From the virtue ethical point of view, it is unknown whether the intentions of the programmer of the AI is rightfully virtuous. Regardless of whether medical doctors are involved during the process, the risk of the AI being programmed to be biased towards monetary gains for hospitals will lead in negative implications, such as death of patients. Aside from putting medical surgeons out of jobs, the use of AI in autonomous robotic surgeries may also lead to skills decay among surgeons due to lack of practice, resulting in dangerous situations in cases where the AI robot failed and had to be taken over by a human surgeon.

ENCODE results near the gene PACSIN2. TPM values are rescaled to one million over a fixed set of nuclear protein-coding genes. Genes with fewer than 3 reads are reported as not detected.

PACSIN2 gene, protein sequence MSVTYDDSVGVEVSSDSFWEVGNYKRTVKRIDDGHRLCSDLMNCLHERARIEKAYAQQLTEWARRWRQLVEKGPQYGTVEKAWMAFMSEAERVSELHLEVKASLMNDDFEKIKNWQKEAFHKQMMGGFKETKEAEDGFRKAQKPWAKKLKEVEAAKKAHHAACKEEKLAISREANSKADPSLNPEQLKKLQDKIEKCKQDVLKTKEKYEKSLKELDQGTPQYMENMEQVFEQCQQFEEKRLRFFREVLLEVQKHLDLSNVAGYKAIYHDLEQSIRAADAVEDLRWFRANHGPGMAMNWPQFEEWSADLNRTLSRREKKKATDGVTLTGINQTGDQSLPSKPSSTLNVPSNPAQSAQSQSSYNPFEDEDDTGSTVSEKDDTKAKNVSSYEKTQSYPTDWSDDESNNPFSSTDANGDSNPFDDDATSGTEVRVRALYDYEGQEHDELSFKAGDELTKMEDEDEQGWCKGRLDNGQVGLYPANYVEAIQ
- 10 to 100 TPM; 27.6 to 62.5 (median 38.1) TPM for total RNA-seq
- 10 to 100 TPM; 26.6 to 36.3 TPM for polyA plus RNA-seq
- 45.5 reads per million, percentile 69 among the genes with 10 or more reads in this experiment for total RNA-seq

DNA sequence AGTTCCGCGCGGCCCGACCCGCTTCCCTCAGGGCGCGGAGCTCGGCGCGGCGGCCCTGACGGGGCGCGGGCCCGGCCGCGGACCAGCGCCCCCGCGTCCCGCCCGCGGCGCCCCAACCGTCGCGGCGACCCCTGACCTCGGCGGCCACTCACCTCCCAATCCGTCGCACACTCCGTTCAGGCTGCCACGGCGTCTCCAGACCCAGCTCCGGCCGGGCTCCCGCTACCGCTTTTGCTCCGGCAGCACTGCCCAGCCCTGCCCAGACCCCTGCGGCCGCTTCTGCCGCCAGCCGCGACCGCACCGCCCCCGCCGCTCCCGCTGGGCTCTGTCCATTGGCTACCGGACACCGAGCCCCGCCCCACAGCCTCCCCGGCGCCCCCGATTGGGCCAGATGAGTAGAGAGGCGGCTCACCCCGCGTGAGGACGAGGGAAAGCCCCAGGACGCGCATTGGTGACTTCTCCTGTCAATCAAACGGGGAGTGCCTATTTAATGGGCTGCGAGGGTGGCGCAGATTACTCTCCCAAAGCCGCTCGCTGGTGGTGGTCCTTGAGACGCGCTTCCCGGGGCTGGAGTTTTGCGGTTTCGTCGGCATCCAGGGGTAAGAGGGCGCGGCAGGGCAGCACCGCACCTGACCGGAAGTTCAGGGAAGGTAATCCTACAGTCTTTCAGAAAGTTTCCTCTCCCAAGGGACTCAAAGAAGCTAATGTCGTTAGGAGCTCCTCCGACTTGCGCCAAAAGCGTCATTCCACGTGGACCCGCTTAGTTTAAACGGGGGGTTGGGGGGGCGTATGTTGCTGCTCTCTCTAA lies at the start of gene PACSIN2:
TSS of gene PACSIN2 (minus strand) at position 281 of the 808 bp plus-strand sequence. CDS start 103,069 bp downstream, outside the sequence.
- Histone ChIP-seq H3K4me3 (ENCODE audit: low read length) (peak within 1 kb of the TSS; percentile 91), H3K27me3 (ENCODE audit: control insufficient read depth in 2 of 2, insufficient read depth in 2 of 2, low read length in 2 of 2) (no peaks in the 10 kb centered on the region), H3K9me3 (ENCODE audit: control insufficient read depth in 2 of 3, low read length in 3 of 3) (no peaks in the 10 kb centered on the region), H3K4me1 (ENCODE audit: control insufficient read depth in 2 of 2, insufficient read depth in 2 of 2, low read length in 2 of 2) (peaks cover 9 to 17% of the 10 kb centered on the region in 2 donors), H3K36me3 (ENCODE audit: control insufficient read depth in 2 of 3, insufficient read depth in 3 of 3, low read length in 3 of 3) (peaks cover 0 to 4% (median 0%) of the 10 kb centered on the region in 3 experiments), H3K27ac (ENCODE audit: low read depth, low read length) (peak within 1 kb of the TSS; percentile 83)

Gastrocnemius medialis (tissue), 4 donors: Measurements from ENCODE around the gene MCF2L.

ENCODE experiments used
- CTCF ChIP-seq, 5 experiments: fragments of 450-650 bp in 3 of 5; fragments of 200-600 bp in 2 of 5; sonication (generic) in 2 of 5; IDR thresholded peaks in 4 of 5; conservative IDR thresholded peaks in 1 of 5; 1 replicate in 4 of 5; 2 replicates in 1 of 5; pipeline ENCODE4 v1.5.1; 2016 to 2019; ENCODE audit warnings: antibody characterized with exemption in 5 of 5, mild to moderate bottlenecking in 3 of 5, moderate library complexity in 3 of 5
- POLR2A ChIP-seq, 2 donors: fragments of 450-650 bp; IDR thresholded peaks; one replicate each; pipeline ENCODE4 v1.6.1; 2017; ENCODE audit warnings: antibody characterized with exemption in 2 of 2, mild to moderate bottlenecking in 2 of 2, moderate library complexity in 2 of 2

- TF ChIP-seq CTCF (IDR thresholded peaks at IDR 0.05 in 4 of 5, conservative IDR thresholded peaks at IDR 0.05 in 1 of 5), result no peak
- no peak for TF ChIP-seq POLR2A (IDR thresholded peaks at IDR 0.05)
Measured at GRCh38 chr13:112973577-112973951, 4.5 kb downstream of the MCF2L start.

The use of AI in medical surgeries is deemed practical, especially from a technical perspective. As engineers who strive to apply scientific knowledge to meet social needs, we would recommend the development of AI use for medical surgeries. If moral values and ethics can be defined, it is possible that one day ethically aligned AI system can be developed to counterpoise existing ethical concerns.